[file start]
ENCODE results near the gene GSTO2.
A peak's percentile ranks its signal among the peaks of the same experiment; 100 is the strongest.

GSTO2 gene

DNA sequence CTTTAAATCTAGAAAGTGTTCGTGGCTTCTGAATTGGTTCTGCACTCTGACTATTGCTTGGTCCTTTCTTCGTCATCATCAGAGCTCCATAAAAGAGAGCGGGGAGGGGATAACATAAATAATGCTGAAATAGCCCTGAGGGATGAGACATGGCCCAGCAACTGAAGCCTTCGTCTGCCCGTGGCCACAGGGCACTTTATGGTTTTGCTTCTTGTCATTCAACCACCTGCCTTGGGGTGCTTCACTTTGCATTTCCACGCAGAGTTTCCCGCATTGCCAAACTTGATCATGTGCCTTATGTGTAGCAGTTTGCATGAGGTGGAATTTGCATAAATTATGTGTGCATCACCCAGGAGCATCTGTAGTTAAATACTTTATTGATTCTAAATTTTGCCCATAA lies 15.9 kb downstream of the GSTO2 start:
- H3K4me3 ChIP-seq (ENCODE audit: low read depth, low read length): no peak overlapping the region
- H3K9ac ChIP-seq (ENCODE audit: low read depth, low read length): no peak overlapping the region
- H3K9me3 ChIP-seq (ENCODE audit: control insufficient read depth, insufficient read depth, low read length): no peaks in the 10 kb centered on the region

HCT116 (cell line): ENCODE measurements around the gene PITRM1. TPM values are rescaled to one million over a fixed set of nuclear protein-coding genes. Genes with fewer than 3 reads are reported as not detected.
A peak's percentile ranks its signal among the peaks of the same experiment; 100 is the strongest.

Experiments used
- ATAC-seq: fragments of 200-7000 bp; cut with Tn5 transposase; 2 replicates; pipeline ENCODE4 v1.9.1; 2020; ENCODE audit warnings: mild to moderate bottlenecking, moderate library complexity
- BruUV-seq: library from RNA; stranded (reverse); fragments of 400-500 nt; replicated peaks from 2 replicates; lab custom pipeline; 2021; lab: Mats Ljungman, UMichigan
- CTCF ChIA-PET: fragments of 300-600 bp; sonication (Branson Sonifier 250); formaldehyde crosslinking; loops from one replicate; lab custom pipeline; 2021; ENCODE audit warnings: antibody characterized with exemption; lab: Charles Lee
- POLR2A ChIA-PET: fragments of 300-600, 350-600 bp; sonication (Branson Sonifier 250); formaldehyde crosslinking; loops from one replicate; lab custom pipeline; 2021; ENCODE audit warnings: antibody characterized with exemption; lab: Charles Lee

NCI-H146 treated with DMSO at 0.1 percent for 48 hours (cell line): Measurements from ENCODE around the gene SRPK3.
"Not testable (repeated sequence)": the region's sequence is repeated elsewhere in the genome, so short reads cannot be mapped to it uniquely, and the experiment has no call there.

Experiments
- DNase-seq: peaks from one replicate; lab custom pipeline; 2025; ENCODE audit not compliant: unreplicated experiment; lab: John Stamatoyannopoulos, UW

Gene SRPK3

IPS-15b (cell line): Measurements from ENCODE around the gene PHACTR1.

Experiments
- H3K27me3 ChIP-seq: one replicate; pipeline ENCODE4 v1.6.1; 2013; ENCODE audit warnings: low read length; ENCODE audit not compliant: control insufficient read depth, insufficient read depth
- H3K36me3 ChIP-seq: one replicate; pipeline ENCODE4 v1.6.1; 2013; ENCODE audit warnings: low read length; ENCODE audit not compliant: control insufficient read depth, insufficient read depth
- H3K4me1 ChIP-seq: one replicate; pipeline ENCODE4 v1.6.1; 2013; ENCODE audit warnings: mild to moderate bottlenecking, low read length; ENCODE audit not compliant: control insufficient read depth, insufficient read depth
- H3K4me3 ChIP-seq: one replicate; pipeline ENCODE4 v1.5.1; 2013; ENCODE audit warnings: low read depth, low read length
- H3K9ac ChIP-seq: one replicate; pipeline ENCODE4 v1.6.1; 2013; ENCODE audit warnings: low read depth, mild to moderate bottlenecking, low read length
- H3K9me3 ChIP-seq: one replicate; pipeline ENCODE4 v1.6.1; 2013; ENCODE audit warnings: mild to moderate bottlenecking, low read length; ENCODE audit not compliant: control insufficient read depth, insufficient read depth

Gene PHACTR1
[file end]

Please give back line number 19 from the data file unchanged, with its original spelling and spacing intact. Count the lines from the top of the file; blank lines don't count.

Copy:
Gene SRPK3